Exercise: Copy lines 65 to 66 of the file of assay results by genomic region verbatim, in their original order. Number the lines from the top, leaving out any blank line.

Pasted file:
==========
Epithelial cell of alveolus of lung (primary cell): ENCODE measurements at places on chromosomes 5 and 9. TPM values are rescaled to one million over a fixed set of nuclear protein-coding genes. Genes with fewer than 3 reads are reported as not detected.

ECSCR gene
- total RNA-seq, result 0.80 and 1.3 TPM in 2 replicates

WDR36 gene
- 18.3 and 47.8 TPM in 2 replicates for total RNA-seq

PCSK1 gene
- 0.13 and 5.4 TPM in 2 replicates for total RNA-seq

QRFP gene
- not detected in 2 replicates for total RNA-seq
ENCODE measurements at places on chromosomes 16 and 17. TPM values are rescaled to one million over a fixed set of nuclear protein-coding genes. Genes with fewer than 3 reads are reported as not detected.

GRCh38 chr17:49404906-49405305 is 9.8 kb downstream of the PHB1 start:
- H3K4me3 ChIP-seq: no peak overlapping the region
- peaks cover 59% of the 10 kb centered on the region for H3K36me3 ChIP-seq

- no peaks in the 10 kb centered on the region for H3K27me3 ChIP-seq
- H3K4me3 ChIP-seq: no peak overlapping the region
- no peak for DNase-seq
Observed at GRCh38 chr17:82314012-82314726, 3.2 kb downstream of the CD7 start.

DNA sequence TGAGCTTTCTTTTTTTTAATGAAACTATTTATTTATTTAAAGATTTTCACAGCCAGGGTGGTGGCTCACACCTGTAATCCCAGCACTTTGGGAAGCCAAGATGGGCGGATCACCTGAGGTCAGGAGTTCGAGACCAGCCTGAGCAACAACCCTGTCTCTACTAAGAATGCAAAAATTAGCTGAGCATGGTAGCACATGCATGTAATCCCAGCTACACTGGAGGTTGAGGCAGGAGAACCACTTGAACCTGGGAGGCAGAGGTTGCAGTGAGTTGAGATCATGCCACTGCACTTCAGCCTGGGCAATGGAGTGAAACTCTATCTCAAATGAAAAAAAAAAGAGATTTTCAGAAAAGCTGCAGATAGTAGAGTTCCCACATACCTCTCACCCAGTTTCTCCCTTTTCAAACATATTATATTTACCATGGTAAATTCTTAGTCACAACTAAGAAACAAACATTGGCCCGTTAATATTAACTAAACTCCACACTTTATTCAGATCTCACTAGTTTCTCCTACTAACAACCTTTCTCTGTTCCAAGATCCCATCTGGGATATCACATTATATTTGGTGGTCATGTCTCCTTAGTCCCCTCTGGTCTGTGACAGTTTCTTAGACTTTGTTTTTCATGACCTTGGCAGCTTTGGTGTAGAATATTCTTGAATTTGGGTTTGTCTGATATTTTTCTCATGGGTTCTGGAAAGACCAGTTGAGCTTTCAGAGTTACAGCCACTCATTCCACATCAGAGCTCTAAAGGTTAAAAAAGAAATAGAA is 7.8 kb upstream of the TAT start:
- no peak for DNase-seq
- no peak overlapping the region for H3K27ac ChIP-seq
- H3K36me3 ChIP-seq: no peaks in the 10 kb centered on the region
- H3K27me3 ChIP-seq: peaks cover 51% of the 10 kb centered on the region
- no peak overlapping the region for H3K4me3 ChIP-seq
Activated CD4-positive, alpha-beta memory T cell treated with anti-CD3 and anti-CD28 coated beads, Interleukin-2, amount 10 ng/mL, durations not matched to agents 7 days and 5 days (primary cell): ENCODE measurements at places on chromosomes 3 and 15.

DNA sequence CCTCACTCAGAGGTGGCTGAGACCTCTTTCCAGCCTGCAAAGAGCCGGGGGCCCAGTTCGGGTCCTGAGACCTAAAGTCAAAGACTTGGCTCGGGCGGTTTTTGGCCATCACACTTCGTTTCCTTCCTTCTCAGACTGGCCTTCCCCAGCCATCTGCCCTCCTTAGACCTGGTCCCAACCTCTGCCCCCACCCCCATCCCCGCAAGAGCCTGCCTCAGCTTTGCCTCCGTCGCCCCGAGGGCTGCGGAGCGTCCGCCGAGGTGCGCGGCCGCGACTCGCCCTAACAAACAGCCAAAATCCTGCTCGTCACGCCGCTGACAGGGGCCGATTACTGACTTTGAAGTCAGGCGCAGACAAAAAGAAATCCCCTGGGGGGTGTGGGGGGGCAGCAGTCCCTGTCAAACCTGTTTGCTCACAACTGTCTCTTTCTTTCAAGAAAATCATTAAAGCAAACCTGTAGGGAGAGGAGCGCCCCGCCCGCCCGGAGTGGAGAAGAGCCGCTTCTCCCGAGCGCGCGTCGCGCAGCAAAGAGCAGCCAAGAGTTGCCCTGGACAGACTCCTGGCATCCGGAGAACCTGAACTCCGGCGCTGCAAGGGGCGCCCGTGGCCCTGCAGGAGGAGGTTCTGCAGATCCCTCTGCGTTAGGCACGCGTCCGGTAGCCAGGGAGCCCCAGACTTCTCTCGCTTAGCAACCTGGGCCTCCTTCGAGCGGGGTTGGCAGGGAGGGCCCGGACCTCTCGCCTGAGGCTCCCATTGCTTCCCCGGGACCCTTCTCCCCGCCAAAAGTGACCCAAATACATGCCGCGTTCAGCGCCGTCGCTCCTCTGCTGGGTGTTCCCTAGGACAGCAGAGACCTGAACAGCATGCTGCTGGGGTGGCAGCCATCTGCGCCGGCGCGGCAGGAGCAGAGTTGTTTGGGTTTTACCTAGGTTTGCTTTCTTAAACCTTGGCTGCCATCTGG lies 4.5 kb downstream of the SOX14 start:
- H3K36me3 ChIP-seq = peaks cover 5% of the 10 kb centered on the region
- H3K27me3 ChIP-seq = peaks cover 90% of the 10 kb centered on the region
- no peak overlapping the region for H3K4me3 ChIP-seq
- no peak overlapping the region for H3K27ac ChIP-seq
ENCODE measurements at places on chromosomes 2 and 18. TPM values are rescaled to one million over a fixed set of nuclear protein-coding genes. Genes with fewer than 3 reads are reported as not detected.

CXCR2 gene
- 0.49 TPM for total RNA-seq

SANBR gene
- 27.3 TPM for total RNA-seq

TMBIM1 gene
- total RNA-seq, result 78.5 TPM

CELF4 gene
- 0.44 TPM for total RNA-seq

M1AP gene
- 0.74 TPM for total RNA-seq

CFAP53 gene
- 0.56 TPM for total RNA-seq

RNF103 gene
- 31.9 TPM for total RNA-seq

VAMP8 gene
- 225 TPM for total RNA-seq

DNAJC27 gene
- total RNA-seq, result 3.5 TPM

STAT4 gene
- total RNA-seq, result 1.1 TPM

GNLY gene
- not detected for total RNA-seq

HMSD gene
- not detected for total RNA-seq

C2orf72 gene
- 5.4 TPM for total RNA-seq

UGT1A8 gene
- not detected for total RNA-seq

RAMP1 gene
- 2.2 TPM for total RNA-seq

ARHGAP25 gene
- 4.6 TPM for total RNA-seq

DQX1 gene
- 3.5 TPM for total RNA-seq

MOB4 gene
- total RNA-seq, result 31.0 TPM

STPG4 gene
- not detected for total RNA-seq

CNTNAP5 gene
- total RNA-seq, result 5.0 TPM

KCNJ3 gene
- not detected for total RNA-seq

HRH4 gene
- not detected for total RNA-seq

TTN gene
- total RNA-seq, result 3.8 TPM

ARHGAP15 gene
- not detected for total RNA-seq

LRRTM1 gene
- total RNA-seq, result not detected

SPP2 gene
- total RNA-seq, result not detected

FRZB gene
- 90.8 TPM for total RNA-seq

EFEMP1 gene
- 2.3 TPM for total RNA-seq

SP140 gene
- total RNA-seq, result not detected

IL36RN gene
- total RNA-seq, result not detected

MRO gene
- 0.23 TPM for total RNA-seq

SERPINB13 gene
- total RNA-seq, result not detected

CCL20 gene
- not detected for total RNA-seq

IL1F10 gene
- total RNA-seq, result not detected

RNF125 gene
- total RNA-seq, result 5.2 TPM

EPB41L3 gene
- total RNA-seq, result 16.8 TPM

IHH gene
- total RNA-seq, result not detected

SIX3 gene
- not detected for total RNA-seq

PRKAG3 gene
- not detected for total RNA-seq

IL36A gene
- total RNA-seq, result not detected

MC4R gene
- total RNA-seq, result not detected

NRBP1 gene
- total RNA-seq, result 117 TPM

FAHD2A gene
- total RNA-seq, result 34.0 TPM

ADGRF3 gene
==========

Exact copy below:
MOB4 gene
- total RNA-seq, result 31.0 TPM